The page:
In response to David (and BlackBird's and everyone else)...
First of all, let me clarify that I am not questioning or challenging your commitment to and faith in the Nikayas per se, nor am I implying that you ought not profess it, as you are doing.
David N. Snyder wrote:
Of course everyone's engagement is through their cultural lens and filter, but just as scholars attempt to be objective as possible, I think practitioners can also attempt to be as objective as possible. There are numerous translations of the Tipitaka and just as we do peer review and look at case replications in academia, we can do the same with translations. We can look at varying translations and look for the most objective and analyze where there might be some differences and then and make some conclusions.
Yes... the point I wanted to make is that professional scholars or not, we are in fact engaging in the same activity. We all know fully well how we can give ourselves an air of legitimacy if we present our views in a scholarly manner, quoting, referencing, etc - and in fact, how often have we dismissed the views of others if they fail to meet such norms? It is a game that we knowingly play.
In which case, a distinction between those who are scholars and those who are practitioners becomes blurred. More precisely, it becomes problematic to use that distinction to claim that because one is a 'practitioner' who focuses on the Buddhist Canon as the main point of reference, one is therefore 'practicing' and not just 'mere studying'. This is a claim that I have observed from time to time, though it may be articulated in an implicit manner.
And yes, as far as we can tell, the Nikayas represent the earliest teachings of the Buddhadhamma that can be dated. There is nothing wrong with pledging commitment to this body of Buddhist knowledge. However, as all the links above point out, there are many conditionings influencing how a particular corpus is regarded as 'authentic' and 'authoritative'. And these conditionings are by no means 'just so' or self-evident:
- What are the factors influencing the selection and translation of teachings? We may be carefully studying translations, or analysing the texts carefully. But in order for us to even be able to perform this, a network of conditions must be in place.
- What research paradigms were employed in the process by which Buddhism is today recognised as 'Buddhism'? And this question cuts across various fields of knowledge, not just philology. The understandings of history, philosophy, archaeology, religion studies, anthropology, literary studies, etc. While all these fields of knowledge are not directly involved in the translation of Dhamma texts per se, they provide the FRAMEWORK OF INTELLIGIBILITY through which we make sense of the Nikayas or the Mahayana corpus or whatever. And these fields of understanding are all grappling with their own set of problems: questions about historiography and how we perceive the history of others; the limits of reason and metaphysical traps of language; ways of dating artefacts; whether 'religion' is an adequate term for describing non-Euro, non-Christocentric traditions or if doing so reflects Westerncentric conceits and colonial bad habits; whether one ought to make assessments about another culture vis-a-vis one's own culture as an 'insider' or 'outsider'; whether one mode of interpreting text can be universalised for all kinds of texts, regardless of cultural or historical contexts, etc, etc...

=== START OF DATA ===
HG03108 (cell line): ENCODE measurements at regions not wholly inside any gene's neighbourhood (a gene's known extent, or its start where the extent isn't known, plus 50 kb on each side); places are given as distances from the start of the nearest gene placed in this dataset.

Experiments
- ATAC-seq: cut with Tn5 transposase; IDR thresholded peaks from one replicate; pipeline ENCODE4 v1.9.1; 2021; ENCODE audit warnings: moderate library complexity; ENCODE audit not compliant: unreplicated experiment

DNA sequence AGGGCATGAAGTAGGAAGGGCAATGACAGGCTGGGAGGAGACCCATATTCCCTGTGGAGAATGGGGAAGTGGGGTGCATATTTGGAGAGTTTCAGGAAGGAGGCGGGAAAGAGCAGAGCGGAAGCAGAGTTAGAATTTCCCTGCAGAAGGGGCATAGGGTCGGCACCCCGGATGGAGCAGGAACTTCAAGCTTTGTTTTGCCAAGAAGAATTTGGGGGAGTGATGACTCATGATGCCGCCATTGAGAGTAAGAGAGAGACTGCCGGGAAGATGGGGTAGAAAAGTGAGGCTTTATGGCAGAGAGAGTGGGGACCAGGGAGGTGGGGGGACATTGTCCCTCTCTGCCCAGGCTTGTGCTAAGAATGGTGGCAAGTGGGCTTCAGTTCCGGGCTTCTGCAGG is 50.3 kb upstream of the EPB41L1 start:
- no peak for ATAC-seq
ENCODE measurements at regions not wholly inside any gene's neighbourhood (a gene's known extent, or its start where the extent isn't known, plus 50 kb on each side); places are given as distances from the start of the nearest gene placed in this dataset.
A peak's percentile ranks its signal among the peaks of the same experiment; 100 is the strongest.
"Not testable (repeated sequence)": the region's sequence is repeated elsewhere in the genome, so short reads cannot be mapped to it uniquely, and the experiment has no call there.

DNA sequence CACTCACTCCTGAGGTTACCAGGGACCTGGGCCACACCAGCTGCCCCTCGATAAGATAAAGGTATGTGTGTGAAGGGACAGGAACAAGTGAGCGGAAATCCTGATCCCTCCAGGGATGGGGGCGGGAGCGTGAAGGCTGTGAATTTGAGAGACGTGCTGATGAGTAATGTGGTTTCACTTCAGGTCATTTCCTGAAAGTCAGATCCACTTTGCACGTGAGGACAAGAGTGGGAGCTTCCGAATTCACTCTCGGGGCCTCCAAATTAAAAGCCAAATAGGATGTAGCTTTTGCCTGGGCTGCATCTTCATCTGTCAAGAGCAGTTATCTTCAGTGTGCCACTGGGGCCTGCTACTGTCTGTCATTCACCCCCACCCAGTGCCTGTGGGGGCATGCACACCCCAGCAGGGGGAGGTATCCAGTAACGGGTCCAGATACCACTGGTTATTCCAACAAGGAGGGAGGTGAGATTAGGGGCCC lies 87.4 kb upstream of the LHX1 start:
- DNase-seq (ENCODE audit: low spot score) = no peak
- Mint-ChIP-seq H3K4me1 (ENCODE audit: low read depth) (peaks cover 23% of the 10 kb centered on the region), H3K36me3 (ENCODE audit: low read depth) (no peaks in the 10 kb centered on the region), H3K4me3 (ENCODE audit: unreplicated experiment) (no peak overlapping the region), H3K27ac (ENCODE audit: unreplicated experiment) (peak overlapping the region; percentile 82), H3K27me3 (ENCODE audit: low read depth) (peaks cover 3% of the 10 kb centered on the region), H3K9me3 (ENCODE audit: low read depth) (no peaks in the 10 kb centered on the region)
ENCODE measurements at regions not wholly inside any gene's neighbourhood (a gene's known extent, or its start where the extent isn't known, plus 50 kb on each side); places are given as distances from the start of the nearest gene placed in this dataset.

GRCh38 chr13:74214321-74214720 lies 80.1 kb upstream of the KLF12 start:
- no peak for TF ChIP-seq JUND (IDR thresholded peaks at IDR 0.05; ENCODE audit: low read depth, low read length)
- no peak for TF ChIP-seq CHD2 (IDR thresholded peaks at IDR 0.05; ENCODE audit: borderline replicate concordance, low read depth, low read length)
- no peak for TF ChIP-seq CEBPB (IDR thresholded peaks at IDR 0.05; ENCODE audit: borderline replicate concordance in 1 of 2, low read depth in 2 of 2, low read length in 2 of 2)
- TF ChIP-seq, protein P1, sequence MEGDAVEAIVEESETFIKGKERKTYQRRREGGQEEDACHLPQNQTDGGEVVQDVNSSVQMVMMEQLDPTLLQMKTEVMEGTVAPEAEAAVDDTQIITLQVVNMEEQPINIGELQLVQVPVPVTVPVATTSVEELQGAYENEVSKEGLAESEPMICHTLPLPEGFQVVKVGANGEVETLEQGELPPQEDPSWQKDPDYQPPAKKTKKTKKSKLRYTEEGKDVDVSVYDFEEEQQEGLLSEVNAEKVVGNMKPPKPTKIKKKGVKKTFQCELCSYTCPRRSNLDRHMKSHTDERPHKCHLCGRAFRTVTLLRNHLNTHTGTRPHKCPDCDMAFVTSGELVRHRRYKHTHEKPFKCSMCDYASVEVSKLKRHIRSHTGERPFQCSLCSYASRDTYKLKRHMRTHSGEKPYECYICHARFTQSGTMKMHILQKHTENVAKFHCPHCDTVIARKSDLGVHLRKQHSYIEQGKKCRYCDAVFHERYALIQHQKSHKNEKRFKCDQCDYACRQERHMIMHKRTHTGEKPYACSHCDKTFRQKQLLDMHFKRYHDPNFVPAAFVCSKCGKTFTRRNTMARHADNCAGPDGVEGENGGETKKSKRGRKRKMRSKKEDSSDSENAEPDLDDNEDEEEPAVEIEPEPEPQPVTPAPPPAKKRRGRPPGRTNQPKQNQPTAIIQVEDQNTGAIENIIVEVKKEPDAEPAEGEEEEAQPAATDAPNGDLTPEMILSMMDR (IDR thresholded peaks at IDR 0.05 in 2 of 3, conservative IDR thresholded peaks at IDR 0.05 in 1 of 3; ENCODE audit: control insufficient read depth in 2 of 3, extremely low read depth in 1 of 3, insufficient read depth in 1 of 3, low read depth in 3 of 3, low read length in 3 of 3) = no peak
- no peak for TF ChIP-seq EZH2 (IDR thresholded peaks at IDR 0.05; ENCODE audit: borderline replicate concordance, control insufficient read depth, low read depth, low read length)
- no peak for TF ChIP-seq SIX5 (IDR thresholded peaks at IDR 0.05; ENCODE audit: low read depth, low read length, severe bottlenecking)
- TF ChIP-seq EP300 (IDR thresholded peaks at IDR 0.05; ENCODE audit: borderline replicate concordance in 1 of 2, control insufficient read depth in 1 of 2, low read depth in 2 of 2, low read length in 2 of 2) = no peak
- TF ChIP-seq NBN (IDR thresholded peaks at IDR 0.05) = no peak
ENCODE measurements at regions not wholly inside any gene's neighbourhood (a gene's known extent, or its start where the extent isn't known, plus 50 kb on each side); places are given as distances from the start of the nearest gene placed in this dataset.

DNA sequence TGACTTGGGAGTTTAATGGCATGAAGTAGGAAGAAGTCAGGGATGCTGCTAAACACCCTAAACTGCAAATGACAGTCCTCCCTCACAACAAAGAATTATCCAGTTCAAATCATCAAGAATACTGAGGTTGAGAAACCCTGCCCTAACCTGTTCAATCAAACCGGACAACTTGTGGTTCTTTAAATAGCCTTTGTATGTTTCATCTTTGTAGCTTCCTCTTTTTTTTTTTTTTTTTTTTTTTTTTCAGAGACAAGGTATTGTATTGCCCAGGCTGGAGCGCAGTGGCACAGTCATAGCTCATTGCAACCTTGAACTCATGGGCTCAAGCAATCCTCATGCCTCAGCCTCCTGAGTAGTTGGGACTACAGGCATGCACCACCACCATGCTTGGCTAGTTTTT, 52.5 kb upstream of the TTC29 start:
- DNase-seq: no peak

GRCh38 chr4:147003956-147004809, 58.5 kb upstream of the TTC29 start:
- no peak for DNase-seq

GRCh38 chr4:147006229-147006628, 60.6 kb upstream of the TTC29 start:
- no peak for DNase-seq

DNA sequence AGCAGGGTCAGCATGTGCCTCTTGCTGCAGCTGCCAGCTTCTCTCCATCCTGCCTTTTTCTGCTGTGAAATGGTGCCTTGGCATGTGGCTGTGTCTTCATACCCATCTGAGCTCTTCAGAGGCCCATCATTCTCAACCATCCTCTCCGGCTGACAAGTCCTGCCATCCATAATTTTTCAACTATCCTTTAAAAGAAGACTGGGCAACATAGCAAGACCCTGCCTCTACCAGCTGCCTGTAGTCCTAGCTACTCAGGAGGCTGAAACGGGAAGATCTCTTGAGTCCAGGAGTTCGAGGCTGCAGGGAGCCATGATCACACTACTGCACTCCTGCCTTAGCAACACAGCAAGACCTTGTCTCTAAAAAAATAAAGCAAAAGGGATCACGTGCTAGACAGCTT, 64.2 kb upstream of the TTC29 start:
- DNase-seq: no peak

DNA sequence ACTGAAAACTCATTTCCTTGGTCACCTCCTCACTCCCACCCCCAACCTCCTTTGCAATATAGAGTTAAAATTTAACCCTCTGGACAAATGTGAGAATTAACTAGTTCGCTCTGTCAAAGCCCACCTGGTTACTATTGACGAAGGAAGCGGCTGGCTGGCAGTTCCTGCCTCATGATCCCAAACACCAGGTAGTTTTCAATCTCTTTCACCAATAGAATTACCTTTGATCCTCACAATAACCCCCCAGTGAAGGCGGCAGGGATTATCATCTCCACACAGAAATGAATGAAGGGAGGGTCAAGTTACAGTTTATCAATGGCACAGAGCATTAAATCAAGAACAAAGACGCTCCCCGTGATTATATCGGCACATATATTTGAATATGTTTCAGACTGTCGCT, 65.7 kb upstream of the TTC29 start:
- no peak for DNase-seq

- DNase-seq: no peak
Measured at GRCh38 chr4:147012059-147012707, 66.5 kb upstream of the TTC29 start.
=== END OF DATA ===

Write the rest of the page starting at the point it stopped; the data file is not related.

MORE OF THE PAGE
Regardless of whether we chose to engage with them or not, the kinds of understandings generated by these fields of knowledge reverberate across the cultural sphere to frame and influence the way we relate to the Dhamma. So when one says that one's preferred approach to the Dhamma is more factual or direct or transparent than another, a whole host of shifting conditionings are already at play. To ignore these conditions when asserting one's preferred interpretation is in effect to elevate one's reading to a transcendental
position - and yet, this has been done to decry the transcendentalizing habits of others!
To be clear, this is not to say that one cannot choose to regard one's preferred approach as more 'factual' or 'direct' or 'transparent', if this is indeed how one's faith is informed and inspired. No one should be denied their profession of faith, whether it be a faith that is inspired by the metaphorical or actual. The question is more precisely how does one go about evaluating the relative merits and flaws of one approach with another: do we do so in a way that is mindful of our MUTUAL CONDITIONALITY